“You can call the shelters you plan to visit ahead of time and find out if they use one of these programs and familiarize yourself with it before you visit,” Phillips said. “Although there are some differences, the purpose of these programs is to test the dog’s reaction in different situations.”

a dog playing with a child
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Some dogs are wary of strangers, and if the dog has not been in contact with children, they may be afraid when they meet them for the first time. So Phillips recommends asking the shelter how a dog interacts with children.

“Even if you don’t have children or plan to have them, this question is key to understanding how your dog will function in the world,” she explains. “Children can be unpredictable and it’s important to learn a lot about how your dog will interact with them before the interaction takes place.”

You can also ask how the dog behaves around strangers and other dogs, as this will tell you if you need to do extra work with your new pet.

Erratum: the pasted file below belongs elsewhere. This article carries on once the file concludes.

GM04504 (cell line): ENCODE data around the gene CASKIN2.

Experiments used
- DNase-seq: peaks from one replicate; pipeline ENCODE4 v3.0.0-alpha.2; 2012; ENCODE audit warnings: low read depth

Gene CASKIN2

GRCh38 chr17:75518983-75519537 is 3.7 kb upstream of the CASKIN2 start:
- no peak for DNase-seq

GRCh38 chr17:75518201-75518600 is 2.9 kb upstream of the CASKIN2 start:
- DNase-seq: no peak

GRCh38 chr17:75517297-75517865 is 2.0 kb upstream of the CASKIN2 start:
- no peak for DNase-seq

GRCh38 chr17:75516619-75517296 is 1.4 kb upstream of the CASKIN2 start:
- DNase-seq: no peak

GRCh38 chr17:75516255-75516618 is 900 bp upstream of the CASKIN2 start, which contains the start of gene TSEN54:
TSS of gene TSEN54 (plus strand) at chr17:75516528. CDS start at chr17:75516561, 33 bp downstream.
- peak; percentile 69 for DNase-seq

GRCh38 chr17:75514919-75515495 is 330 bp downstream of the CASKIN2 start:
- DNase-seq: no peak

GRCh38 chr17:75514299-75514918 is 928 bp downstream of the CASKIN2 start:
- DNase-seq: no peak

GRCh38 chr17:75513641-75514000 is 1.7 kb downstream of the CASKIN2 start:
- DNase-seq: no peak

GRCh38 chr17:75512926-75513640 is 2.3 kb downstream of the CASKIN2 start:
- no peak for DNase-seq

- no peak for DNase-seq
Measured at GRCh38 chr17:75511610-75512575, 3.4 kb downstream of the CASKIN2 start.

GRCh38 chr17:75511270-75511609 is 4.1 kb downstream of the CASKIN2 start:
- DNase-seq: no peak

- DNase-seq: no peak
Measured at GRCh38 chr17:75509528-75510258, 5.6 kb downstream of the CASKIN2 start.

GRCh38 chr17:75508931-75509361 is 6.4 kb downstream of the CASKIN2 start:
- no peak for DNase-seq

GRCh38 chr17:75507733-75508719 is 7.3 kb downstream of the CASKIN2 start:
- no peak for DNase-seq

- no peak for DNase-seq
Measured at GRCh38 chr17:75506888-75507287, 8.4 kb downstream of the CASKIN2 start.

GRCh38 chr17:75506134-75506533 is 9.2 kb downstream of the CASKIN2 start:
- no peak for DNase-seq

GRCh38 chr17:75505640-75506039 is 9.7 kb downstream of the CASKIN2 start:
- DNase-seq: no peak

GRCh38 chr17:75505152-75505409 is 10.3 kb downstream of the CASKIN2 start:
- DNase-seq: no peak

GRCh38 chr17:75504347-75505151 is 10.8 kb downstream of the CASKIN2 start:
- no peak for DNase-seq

“The answer to these questions will help you know if the dog needs additional training, which of course takes a lot of time and not everyone is ready for the challenge,” Kong said.

READ NEXT: 5 Low-Maintenance Dogs You Need to Walk

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Asking about a dog’s medical history and current condition is another important inquiry, so ask about vaccinations, allergies and whether they have been neutered.

“This is especially important when the shelter will not fund any medical care. [as] Simon explains: “For example, a dog with itchy skin can mean you have to go to the vet every few months for expensive medication. Things like this should always be discussed in detail so you know exactly what you’re getting into.”

You should ask the shelter for full medical records, as well as information on who has completed the dog’s exams and what qualifications they have.

“Not every exam will be completed by the vet—that’s okay—but you’ll want to know ahead of time,” Phillips explains. “Some conditions can have lifelong effects, and it’s important to know exactly what you’re dealing with before adopting.”